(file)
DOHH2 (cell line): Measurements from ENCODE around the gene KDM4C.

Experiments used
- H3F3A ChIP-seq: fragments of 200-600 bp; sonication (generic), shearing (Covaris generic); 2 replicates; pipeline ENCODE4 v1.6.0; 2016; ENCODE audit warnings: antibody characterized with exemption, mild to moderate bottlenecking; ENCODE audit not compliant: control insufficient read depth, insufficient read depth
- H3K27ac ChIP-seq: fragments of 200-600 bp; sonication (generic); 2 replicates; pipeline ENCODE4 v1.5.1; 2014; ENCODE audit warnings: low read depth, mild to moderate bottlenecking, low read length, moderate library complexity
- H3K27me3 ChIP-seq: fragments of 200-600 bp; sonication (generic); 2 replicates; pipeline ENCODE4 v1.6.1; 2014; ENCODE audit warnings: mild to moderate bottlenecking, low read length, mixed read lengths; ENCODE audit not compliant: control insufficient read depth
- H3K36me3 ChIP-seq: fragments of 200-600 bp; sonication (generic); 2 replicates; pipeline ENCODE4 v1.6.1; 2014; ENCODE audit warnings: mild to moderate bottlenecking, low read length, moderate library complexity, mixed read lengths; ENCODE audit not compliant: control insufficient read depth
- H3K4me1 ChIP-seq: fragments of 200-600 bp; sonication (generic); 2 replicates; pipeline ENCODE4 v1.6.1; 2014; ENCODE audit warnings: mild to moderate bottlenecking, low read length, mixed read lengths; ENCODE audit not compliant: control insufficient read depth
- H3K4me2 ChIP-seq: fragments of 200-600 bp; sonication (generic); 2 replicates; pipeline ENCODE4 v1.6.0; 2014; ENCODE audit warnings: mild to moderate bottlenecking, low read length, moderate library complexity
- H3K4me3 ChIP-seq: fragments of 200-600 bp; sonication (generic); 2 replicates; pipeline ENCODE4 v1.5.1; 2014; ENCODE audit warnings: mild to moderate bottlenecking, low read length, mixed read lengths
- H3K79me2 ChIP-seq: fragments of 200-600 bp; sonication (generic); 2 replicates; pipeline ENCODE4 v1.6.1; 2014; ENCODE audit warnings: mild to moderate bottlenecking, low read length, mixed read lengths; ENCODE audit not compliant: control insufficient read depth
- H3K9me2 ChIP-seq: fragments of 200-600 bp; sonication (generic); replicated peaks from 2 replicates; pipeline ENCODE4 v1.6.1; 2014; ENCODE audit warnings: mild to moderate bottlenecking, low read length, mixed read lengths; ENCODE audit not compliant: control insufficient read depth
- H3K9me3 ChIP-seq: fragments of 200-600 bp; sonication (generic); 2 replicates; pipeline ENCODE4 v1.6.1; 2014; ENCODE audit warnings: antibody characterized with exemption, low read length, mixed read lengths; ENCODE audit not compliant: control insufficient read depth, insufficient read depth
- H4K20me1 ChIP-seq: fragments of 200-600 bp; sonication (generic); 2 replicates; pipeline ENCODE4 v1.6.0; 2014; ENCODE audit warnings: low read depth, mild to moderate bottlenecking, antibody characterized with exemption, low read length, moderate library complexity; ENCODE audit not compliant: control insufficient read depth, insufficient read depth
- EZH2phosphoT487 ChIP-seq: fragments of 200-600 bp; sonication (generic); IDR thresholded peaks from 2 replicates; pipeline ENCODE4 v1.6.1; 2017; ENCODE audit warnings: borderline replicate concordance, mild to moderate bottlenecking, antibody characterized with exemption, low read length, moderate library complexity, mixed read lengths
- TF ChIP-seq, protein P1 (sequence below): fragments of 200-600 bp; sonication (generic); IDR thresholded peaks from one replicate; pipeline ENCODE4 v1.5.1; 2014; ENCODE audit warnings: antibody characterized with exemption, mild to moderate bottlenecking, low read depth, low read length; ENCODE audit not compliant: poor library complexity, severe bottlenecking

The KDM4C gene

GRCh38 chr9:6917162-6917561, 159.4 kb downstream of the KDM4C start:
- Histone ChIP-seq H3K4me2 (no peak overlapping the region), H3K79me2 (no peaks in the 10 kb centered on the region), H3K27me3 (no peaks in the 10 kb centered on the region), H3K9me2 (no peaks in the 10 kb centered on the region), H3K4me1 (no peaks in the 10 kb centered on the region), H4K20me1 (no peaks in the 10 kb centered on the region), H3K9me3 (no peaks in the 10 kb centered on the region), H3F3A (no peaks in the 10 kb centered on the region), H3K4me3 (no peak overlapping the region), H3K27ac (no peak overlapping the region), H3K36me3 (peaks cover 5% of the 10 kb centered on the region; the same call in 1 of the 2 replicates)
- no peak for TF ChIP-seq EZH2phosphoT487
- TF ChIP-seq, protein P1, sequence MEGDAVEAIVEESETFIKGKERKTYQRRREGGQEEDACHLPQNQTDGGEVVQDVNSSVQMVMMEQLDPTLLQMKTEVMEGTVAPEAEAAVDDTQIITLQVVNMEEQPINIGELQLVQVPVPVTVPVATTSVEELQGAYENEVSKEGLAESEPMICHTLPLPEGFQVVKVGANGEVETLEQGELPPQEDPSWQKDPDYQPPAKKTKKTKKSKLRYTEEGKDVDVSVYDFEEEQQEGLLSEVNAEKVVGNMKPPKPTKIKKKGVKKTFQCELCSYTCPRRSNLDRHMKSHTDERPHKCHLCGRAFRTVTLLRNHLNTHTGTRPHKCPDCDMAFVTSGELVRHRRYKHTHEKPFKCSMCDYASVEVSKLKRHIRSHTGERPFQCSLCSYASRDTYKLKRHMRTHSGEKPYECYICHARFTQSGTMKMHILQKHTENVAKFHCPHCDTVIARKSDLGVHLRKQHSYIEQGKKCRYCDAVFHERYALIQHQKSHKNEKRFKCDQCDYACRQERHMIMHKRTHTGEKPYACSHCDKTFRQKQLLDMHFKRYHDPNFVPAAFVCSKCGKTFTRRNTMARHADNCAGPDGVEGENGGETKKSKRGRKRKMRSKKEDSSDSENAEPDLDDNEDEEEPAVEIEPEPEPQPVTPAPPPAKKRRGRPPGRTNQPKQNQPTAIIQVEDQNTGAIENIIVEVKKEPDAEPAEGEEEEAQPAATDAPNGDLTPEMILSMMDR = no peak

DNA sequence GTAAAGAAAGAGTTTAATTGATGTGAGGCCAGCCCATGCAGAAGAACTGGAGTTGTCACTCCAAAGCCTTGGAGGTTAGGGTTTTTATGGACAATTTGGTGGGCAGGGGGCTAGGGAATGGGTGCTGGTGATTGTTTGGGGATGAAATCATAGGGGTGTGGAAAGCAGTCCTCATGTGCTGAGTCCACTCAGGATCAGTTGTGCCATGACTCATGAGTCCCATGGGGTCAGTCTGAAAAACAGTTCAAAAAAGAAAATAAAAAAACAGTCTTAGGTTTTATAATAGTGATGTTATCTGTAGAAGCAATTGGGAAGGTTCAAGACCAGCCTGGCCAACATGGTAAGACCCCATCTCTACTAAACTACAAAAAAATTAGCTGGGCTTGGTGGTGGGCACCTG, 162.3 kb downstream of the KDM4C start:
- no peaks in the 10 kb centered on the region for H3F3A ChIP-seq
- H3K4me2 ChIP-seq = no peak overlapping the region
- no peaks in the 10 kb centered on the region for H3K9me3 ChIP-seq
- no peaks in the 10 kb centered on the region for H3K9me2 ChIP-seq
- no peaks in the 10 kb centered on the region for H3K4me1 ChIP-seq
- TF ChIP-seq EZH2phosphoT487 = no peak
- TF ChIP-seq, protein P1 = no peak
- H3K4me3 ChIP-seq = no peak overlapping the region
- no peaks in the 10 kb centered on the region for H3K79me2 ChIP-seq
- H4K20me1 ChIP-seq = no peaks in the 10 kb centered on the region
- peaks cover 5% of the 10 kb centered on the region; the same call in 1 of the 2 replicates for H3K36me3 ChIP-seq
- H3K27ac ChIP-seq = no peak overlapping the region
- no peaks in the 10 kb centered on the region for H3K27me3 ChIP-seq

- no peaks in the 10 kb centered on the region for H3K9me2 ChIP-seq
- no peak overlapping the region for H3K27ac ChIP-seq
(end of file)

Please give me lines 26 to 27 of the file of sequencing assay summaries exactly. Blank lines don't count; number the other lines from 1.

- no peaks in the 10 kb centered on the region for H3K4me1 ChIP-seq
- TF ChIP-seq EZH2phosphoT487 = no peak